Tuesday, October 11, 2016

"Tales of Big Brother Pale into Insignificance Compared with the Researches an Eidochron Could Do on Your Life"

By Colin Kapp (1928-2007).
First appearance: Galaxy Magazine, March-April 1973.
Reprinted in Galaxy Science Fiction Magazine (UK), March/April 1973 and Science Fiction Story Reader 4 (1975).
Short story (17 pages).
Online at Archive.org HERE.
"The perfect weapon to enforce law and order, and also to end them!"
Can a technology be so protean and so powerful that merely making use of it would be dangerous to both an adversary and the user, too? Crimescan, an extra-legal high-tech group concerned with catching the criminals that the authorities fail to apprehend, has developed the Eidochron, a device that can see both the past and the future with absolute fidelity. What could be wrong with tracking down murderers, as long as the thing works? The Eidochron's developer, Michael Coyne, understands the implications, however, as he explains to his ace technician, Tseudi Hyde:
"Those controls under your fingers contain everything needed to support the most horrifying tyranny in history. The voyeur, the blackmailer, the jealous wife, the market-research man, the tax inspector and the ambitious politician would all use it if they could. That's why they mustn't ever have access to it."
So far Crimescan has been able to operate clandestinely without interference from the government, but Major Spier sees them as a threat to national security and intends to take decisive action, as he tells Chief Inspector Grattan:
"I'm trying to get it through your thick skull, that these people, whoever they are, are a damn sight too clever. There isn't a secret in the country they couldn't find if they wished. And that's far too dangerous a power to leave floating around in the hands of nameless private citizens, no matter how well intentioned."
Grattan, who finds the Major revolting, flatly refuses to go along with Spier's cold-blooded plan to smoke out the group:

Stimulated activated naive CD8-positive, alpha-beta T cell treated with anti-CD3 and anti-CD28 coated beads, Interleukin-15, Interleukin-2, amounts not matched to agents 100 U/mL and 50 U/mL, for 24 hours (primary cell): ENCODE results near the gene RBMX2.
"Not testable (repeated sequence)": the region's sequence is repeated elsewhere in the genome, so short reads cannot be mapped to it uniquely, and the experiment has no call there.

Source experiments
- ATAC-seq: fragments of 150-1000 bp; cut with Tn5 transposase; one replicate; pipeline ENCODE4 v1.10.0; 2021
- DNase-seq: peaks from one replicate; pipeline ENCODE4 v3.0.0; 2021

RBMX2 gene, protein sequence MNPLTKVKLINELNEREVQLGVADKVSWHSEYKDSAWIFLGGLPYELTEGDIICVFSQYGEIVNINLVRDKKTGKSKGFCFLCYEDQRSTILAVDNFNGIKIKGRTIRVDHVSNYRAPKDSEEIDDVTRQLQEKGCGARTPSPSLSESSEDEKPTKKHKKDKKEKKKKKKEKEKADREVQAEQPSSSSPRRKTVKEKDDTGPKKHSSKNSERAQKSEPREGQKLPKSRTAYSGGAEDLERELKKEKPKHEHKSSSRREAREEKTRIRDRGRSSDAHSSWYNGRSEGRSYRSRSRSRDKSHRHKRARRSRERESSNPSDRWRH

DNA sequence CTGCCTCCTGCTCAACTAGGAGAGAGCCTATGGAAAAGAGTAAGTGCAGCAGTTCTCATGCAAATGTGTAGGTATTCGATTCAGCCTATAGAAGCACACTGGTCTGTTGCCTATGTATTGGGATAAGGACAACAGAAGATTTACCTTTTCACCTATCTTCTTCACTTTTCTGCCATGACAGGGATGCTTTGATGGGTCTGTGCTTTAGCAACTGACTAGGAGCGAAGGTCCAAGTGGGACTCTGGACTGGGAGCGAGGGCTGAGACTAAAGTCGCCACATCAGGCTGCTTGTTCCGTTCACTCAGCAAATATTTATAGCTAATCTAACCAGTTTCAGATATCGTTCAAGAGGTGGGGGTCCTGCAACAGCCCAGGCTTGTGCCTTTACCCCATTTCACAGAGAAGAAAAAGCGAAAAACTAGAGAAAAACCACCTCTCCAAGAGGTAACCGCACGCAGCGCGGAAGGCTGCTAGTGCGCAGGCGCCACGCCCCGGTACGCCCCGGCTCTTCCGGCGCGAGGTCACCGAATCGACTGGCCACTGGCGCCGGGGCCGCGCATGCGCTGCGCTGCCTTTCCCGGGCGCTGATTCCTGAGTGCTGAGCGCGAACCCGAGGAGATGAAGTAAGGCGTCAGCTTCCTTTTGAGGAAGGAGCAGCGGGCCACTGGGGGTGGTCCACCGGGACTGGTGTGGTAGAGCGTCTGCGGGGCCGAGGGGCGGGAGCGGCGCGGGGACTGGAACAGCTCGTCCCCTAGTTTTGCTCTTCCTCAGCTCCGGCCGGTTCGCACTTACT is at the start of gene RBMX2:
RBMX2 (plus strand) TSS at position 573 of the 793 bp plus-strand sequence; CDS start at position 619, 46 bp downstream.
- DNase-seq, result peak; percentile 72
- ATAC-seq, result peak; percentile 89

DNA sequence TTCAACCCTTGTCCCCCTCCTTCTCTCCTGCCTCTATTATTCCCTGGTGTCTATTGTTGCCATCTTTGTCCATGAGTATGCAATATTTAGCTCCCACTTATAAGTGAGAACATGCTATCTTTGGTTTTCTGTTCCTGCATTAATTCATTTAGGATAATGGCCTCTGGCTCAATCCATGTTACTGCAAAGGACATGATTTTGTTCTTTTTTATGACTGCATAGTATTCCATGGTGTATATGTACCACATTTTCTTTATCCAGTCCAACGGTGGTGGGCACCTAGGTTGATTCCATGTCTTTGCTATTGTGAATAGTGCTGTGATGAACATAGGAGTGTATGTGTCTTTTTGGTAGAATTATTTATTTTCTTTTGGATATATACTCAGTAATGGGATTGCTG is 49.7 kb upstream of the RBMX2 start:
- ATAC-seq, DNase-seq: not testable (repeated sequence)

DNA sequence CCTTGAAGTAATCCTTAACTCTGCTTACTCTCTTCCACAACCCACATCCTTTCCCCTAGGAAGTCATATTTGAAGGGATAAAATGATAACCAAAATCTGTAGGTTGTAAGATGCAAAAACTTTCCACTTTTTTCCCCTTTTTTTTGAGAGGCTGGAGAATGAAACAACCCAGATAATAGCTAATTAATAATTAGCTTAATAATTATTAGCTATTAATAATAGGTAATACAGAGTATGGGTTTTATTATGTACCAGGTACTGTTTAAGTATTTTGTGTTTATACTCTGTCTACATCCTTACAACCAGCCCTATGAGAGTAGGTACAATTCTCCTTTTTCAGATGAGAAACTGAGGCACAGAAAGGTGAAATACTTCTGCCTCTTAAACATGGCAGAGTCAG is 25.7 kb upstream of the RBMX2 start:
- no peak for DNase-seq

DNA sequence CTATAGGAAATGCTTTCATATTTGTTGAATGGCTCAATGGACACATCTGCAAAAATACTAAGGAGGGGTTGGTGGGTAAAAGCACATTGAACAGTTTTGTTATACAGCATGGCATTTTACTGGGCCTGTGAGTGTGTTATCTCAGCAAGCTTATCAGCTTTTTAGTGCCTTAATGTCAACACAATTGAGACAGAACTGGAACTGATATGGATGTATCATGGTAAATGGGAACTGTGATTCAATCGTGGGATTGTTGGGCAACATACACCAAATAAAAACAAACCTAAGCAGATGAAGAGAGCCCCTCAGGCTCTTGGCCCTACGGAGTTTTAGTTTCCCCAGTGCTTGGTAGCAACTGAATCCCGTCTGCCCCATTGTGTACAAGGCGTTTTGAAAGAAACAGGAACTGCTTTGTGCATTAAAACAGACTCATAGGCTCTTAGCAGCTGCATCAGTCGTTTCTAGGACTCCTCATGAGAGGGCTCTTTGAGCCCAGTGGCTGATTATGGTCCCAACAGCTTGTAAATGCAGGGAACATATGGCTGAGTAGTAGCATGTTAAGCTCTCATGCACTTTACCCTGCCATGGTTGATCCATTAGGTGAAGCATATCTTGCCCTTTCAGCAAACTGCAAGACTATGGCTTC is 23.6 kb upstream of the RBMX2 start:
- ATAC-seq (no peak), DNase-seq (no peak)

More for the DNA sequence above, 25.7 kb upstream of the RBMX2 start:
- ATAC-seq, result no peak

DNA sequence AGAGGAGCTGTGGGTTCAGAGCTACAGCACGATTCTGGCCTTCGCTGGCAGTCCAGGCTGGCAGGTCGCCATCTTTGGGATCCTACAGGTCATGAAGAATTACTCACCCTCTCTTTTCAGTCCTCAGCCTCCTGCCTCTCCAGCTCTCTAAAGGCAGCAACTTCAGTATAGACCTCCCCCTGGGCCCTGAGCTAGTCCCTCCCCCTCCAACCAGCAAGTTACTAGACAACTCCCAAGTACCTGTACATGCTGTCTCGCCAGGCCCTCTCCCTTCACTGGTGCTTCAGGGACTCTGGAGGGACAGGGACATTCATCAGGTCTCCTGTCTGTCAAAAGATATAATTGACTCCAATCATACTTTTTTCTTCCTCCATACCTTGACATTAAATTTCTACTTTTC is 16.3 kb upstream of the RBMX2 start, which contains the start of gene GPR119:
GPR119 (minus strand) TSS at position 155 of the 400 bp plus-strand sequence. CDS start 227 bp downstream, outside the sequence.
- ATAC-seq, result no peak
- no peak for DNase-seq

"Crimescan is helping to uphold the law and making the world a safer place to live in. For those of you who work above the law I have neither time nor sympa-thy. God help the lot of us if things ever start going all your way."
But Spier won't back down, meaning that someone is going to die . . .

Comment: A thought-provoking little story that ends too abruptly.

Typos: "seemed to excited him further"; "a public phone in at the railroad station"; most or all of a line dropped on page 131.

- Articles about Colin Kapp and his output are at the SFE (HERE), Don Dammassa's extensive essay (HERE), the Web Archive (HERE), the ISFDb (HERE), and Wikipedia (HERE); the only Kapp story to be filmed so far is discussed on the IMDb (HERE).
- The 2002 movie Minority Report (HERE) deals with "precogs" who see crimes before they happen; our story, in contrast, deals with what could be termed "postcog," seeing crime in incredible detail after it has occurred. Another tale with a similar theme is Lewis Padgett's "Private Eye" (1949), previously discussed on ONTOS (HERE).
- Kapp's clever neologism for his time viewer stems from two Greek roots: "eido" = "to know" and "chron" = "time"; he also seems to have intended the term to slyly suggest another word, "eidolon":
In ancient Greek literature, an eidolon (plural: eidola or eidolons) (Greek εἴδωλον: "image, idol, double, apparition, phantom, ghost") is a spirit-image of a living or dead person; a shade or phantom look-alike of the human form. — Wikipedia (HERE).

The bottom line: "After all, every murderer when he kills runs the risk of the most dreadful of deaths, whereas those who kill him risk nothing except promotion."
Albert Camus

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